Career Opportunities


Engineering Management acquaints students with business practices, communications, financial measures, personnel management, quantitative analysis and decision making. The program emphasizes adapting and applying analytical skills and scientific knowledge into business practice.

Through selection from an extensive list of electives, students learn about project management, marketing, R & D management, new product development, entrepreneurship, business ethics, business law, and many other aspects of managing a successful business. These subject areas are critical in our increasingly complex, technologically-oriented economy, and demand has risen for professionals with the expertise to manage both human and technological resources. Such a combination of talents is crucial to organizations competing in the global marketplace.

Graduates of the M.S. Engineering Management acquire the skillsets to move into higher level supervisory, managerial, or executive roles, such as Chief Engineer, Chief Technology Officer, or Director of R & D. According to the US Bureau of Labor Statistics, the 2012 median salary for engineering managers was $124,870.

Engineering Management or MBA?

Students frequently ask about the difference between the MSEM and an MBA. This is an intelligent question, as you will see a number of curricular overlaps. In choosing between these two degrees, students should ask, “What are my career goals?”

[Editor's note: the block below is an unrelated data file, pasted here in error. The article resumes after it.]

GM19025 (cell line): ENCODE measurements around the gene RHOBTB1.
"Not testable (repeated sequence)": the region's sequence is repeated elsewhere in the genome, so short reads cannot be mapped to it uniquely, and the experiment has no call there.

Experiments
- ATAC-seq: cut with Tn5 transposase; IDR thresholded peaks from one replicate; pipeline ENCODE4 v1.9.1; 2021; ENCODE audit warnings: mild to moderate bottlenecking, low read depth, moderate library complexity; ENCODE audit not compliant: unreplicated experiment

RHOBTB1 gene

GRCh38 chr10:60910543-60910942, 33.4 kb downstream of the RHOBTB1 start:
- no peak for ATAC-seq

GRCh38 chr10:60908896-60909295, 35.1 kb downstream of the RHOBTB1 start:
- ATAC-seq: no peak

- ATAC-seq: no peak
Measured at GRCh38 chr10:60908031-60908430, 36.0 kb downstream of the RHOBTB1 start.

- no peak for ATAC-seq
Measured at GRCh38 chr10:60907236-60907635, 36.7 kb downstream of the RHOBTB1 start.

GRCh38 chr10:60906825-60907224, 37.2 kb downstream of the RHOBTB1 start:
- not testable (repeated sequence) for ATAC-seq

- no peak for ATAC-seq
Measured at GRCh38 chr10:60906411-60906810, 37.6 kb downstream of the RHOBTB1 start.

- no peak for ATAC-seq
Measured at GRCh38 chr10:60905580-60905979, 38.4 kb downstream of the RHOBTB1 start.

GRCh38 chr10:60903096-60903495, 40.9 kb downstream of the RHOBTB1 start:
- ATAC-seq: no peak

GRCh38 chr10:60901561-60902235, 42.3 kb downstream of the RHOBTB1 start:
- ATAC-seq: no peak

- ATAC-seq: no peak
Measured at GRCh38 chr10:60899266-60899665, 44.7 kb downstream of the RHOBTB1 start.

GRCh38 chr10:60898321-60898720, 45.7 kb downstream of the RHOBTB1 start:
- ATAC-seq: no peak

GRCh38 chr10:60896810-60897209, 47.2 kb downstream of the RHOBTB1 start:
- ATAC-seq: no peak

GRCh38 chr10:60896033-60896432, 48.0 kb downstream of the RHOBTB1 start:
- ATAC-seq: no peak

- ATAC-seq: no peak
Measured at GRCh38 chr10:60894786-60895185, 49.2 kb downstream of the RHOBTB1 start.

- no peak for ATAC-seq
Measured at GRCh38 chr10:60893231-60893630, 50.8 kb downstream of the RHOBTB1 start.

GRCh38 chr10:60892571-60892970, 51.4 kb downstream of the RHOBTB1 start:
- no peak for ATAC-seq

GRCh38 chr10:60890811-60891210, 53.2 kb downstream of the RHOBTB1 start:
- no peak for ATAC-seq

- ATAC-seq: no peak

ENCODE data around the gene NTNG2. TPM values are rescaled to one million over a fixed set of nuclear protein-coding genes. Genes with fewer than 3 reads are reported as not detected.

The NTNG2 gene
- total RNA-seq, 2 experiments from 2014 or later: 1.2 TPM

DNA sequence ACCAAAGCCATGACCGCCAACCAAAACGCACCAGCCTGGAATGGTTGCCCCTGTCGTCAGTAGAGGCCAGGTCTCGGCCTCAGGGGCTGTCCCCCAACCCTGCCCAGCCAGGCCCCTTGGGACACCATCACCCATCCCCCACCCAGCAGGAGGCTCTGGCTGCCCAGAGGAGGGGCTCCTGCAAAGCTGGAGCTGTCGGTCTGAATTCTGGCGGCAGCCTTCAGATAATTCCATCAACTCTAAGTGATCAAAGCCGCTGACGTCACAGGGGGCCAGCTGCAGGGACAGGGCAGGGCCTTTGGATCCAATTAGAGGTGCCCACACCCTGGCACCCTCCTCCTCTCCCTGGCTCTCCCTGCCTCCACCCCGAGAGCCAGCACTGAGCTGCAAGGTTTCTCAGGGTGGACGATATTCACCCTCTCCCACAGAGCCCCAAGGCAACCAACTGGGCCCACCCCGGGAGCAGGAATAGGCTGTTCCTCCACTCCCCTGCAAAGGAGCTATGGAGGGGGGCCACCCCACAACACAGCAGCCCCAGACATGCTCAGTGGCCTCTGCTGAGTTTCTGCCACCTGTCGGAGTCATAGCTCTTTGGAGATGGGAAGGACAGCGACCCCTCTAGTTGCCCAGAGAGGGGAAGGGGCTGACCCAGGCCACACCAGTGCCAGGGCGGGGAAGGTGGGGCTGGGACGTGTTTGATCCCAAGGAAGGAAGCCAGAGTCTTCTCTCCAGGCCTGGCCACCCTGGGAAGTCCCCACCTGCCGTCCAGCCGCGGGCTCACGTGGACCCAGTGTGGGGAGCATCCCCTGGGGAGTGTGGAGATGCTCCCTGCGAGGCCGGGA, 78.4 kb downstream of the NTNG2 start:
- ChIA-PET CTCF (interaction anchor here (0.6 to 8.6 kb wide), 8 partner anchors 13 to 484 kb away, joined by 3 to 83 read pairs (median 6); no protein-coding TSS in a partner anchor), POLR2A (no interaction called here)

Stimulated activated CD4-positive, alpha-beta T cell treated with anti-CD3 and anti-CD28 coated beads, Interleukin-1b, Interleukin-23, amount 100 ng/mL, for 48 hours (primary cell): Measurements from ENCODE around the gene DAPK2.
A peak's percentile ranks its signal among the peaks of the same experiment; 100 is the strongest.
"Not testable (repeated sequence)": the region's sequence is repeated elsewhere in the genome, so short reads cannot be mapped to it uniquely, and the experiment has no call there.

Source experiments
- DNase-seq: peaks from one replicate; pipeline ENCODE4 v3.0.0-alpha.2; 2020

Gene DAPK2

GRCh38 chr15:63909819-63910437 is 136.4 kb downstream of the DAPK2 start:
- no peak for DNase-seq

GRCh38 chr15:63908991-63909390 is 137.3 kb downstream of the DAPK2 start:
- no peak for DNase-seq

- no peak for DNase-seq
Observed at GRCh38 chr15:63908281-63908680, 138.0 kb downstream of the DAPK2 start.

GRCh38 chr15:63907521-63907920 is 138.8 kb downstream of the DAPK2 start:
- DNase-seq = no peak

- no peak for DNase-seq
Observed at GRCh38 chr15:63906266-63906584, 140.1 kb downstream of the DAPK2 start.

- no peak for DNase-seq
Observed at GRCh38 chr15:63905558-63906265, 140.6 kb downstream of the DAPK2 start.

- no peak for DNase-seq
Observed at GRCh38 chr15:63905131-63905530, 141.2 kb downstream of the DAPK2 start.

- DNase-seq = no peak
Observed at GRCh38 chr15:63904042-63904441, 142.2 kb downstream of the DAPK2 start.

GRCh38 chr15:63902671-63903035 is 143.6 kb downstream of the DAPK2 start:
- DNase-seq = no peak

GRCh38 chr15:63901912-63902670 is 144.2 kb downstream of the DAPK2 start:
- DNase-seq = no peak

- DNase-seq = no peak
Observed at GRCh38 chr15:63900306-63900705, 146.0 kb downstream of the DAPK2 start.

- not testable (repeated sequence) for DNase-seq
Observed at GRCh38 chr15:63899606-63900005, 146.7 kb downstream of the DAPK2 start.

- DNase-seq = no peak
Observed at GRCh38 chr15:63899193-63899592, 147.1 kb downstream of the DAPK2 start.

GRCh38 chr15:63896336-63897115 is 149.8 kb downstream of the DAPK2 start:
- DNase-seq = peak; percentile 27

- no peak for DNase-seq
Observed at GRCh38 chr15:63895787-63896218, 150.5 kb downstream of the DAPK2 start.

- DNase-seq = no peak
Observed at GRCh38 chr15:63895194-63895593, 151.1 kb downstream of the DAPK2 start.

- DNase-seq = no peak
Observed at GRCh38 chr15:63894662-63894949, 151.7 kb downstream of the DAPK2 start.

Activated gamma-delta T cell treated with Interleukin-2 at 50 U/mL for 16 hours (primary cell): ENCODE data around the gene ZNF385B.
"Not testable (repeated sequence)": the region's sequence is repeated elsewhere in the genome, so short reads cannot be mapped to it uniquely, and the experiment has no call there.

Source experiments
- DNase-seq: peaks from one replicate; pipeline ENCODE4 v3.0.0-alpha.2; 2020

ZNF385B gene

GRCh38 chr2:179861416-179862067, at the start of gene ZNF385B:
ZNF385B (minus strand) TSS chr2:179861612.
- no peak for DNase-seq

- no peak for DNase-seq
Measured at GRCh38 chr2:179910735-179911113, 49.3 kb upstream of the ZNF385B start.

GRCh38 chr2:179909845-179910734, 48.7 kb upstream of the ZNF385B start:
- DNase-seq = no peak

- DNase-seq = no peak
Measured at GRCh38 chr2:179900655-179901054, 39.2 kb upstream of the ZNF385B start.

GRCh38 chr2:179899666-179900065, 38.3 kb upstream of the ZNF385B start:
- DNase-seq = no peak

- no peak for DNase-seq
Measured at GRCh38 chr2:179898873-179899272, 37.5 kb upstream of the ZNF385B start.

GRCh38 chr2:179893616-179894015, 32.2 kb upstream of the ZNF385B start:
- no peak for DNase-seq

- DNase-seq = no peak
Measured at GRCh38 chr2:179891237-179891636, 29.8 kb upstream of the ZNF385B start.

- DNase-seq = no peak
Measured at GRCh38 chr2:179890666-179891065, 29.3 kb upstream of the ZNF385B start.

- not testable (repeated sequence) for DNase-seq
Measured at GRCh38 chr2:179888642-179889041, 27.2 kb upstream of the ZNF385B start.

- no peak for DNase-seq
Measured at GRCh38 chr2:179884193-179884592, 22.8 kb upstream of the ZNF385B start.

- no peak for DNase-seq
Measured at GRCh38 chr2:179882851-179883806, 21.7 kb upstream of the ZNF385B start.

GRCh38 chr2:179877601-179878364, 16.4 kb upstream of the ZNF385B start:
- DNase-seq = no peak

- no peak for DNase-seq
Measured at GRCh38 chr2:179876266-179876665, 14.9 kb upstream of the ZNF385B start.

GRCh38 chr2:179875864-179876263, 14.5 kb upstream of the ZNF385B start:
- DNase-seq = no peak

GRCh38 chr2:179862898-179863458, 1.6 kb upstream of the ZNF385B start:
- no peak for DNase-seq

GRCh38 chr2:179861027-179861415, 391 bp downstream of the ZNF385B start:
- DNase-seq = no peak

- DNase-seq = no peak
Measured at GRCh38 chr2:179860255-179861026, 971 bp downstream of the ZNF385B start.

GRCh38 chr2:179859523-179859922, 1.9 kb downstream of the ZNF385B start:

If you are currently working as an engineer or in a technology-intensive field and your goal is to move into a supervisory, managerial, or executive role, then the MS Engineering Management is likely your best choice. This will lead to high level positions such as Chief Engineer, Chief Technology Officer, and Director of Research and Development.

If, on the other hand, you desire to move from your current role or company, perhaps into a new venture or startup business, then an MBA is probably the better direction.

In other words, if you envision yourself striving to provide the best product or service your company can offer its customers, then an M.S. Engineering Management degree is optimal. If you envision yourself concerned about delivering the best possible financial performance or highest return on investment for your company and shareholders, then an MBA is probably a more suitable path.